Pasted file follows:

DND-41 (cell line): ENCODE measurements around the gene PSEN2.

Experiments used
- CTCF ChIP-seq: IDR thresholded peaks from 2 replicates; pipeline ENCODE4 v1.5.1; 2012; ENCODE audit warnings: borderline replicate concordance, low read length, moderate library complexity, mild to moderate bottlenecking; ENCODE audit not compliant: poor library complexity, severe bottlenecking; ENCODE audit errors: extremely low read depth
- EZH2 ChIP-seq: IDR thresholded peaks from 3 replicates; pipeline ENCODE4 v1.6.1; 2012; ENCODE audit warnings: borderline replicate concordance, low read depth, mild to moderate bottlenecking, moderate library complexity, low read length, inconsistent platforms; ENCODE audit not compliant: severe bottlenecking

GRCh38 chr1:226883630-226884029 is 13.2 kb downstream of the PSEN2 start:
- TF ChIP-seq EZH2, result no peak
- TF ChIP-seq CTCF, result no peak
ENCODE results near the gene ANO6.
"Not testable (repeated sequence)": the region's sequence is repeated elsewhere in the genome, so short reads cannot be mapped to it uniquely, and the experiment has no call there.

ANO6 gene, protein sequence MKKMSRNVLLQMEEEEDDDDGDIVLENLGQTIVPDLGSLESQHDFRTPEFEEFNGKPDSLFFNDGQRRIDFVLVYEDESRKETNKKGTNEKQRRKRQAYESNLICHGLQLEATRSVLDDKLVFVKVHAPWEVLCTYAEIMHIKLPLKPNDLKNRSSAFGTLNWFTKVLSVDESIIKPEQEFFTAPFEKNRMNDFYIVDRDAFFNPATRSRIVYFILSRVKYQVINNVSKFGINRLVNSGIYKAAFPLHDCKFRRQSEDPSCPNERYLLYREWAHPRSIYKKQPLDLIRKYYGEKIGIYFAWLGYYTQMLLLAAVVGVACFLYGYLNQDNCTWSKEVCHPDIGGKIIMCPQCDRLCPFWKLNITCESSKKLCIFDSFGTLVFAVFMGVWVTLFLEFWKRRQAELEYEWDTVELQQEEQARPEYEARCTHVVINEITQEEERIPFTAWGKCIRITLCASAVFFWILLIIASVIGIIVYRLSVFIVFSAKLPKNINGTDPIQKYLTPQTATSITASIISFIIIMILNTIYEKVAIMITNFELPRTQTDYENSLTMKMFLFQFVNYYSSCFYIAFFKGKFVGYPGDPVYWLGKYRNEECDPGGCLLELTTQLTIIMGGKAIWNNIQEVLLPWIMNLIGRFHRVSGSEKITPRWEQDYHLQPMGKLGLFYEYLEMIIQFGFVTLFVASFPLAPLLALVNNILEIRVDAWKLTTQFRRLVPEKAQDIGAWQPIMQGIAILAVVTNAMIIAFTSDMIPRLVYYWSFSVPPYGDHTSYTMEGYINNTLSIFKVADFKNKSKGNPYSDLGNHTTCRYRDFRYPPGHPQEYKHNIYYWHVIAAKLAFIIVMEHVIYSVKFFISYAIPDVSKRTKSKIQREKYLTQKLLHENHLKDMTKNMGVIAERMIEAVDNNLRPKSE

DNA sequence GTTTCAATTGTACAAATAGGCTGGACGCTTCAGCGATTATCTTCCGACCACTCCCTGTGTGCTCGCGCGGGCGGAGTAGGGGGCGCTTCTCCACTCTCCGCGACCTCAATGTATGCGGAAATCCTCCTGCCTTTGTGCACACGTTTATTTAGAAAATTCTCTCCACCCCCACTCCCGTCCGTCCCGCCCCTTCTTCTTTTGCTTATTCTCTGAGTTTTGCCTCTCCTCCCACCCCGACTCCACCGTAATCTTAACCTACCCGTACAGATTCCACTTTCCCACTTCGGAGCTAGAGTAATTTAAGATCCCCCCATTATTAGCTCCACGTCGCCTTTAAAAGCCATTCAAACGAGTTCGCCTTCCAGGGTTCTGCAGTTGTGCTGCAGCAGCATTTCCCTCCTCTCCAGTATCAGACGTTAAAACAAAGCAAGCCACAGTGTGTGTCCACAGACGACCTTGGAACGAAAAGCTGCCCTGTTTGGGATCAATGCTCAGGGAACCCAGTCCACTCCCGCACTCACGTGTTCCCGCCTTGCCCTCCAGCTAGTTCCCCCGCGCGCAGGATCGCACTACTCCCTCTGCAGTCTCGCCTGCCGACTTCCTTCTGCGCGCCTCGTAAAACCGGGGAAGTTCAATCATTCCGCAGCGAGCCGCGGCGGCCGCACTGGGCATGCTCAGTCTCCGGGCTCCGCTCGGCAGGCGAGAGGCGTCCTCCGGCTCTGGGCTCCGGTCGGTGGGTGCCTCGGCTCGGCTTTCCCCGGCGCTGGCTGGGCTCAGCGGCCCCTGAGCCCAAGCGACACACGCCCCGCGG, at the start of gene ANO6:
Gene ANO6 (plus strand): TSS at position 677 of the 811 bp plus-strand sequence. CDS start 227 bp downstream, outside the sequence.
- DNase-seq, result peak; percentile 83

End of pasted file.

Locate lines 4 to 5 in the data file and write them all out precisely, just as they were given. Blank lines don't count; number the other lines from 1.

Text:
- EZH2 ChIP-seq: IDR thresholded peaks from 3 replicates; pipeline ENCODE4 v1.6.1; 2012; ENCODE audit warnings: borderline replicate concordance, low read depth, mild to moderate bottlenecking, moderate library complexity, low read length, inconsistent platforms; ENCODE audit not compliant: severe bottlenecking

GRCh38 chr1:226883630-226884029 is 13.2 kb downstream of the PSEN2 start: